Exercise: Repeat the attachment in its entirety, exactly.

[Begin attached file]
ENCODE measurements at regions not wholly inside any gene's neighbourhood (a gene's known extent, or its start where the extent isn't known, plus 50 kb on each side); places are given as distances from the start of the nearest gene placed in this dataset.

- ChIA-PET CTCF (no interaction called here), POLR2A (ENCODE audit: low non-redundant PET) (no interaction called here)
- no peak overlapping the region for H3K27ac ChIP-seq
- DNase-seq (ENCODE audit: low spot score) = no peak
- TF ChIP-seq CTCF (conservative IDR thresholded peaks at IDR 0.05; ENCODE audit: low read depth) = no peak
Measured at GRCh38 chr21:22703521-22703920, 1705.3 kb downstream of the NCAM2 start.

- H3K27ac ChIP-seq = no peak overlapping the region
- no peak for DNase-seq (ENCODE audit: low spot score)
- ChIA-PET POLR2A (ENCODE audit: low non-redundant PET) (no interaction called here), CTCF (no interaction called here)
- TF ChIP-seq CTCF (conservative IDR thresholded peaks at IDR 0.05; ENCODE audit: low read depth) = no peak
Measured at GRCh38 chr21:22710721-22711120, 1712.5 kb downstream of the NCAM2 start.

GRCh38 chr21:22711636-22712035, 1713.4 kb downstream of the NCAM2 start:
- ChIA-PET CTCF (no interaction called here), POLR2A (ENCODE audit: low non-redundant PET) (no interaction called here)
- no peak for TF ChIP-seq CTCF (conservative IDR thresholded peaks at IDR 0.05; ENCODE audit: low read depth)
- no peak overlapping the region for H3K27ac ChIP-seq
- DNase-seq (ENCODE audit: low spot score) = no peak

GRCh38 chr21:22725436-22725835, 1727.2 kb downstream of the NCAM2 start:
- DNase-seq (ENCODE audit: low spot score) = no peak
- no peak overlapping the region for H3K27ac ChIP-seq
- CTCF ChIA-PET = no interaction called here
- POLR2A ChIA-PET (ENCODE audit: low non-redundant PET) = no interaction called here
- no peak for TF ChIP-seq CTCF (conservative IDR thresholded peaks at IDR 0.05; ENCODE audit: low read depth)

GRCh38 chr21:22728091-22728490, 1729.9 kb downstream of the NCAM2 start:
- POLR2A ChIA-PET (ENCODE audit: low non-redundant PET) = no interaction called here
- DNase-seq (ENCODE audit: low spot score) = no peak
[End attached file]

ENCODE measurements at regions not wholly inside any gene's neighbourhood (a gene's known extent, or its start where the extent isn't known, plus 50 kb on each side); places are given as distances from the start of the nearest gene placed in this dataset.

- ChIA-PET CTCF (no interaction called here), POLR2A (ENCODE audit: low non-redundant PET) (no interaction called here)
- no peak overlapping the region for H3K27ac ChIP-seq
- DNase-seq (ENCODE audit: low spot score) = no peak
- TF ChIP-seq CTCF (conservative IDR thresholded peaks at IDR 0.05; ENCODE audit: low read depth) = no peak
Measured at GRCh38 chr21:22703521-22703920, 1705.3 kb downstream of the NCAM2 start.

- H3K27ac ChIP-seq = no peak overlapping the region
- no peak for DNase-seq (ENCODE audit: low spot score)
- ChIA-PET POLR2A (ENCODE audit: low non-redundant PET) (no interaction called here), CTCF (no interaction called here)
- TF ChIP-seq CTCF (conservative IDR thresholded peaks at IDR 0.05; ENCODE audit: low read depth) = no peak
Measured at GRCh38 chr21:22710721-22711120, 1712.5 kb downstream of the NCAM2 start.

GRCh38 chr21:22711636-22712035, 1713.4 kb downstream of the NCAM2 start:
- ChIA-PET CTCF (no interaction called here), POLR2A (ENCODE audit: low non-redundant PET) (no interaction called here)
- no peak for TF ChIP-seq CTCF (conservative IDR thresholded peaks at IDR 0.05; ENCODE audit: low read depth)
- no peak overlapping the region for H3K27ac ChIP-seq
- DNase-seq (ENCODE audit: low spot score) = no peak

GRCh38 chr21:22725436-22725835, 1727.2 kb downstream of the NCAM2 start:
- DNase-seq (ENCODE audit: low spot score) = no peak
- no peak overlapping the region for H3K27ac ChIP-seq
- CTCF ChIA-PET = no interaction called here
- POLR2A ChIA-PET (ENCODE audit: low non-redundant PET) = no interaction called here
- no peak for TF ChIP-seq CTCF (conservative IDR thresholded peaks at IDR 0.05; ENCODE audit: low read depth)

GRCh38 chr21:22728091-22728490, 1729.9 kb downstream of the NCAM2 start:
- POLR2A ChIA-PET (ENCODE audit: low non-redundant PET) = no interaction called here
- DNase-seq (ENCODE audit: low spot score) = no peak